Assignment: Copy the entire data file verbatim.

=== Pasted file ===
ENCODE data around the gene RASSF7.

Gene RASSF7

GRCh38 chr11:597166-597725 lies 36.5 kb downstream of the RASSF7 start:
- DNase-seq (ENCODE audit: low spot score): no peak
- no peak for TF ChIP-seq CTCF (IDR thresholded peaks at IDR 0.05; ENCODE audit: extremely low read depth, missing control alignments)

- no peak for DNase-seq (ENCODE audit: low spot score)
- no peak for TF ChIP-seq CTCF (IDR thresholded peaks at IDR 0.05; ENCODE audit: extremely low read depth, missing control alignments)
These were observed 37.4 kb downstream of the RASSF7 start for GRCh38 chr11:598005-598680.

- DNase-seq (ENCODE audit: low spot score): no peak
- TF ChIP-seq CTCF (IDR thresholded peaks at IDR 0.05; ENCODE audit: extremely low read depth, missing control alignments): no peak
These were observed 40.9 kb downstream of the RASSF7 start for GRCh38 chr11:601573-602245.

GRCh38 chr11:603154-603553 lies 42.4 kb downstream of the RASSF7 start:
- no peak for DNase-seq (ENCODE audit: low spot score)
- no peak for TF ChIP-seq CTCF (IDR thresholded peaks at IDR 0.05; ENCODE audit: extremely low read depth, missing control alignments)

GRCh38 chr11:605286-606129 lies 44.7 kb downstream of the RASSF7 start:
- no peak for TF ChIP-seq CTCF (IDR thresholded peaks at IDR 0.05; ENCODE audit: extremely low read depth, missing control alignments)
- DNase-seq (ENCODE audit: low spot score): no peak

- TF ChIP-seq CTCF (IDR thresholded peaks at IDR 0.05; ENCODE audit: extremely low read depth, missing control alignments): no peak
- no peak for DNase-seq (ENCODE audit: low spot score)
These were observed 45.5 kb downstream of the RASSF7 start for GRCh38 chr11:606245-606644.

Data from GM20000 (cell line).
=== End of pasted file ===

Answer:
ENCODE data around the gene RASSF7.

Gene RASSF7

GRCh38 chr11:597166-597725 lies 36.5 kb downstream of the RASSF7 start:
- DNase-seq (ENCODE audit: low spot score): no peak
- no peak for TF ChIP-seq CTCF (IDR thresholded peaks at IDR 0.05; ENCODE audit: extremely low read depth, missing control alignments)

- no peak for DNase-seq (ENCODE audit: low spot score)
- no peak for TF ChIP-seq CTCF (IDR thresholded peaks at IDR 0.05; ENCODE audit: extremely low read depth, missing control alignments)
These were observed 37.4 kb downstream of the RASSF7 start for GRCh38 chr11:598005-598680.

- DNase-seq (ENCODE audit: low spot score): no peak
- TF ChIP-seq CTCF (IDR thresholded peaks at IDR 0.05; ENCODE audit: extremely low read depth, missing control alignments): no peak
These were observed 40.9 kb downstream of the RASSF7 start for GRCh38 chr11:601573-602245.

GRCh38 chr11:603154-603553 lies 42.4 kb downstream of the RASSF7 start:
- no peak for DNase-seq (ENCODE audit: low spot score)
- no peak for TF ChIP-seq CTCF (IDR thresholded peaks at IDR 0.05; ENCODE audit: extremely low read depth, missing control alignments)

GRCh38 chr11:605286-606129 lies 44.7 kb downstream of the RASSF7 start:
- no peak for TF ChIP-seq CTCF (IDR thresholded peaks at IDR 0.05; ENCODE audit: extremely low read depth, missing control alignments)
- DNase-seq (ENCODE audit: low spot score): no peak

- TF ChIP-seq CTCF (IDR thresholded peaks at IDR 0.05; ENCODE audit: extremely low read depth, missing control alignments): no peak
- no peak for DNase-seq (ENCODE audit: low spot score)
These were observed 45.5 kb downstream of the RASSF7 start for GRCh38 chr11:606245-606644.

Data from GM20000 (cell line).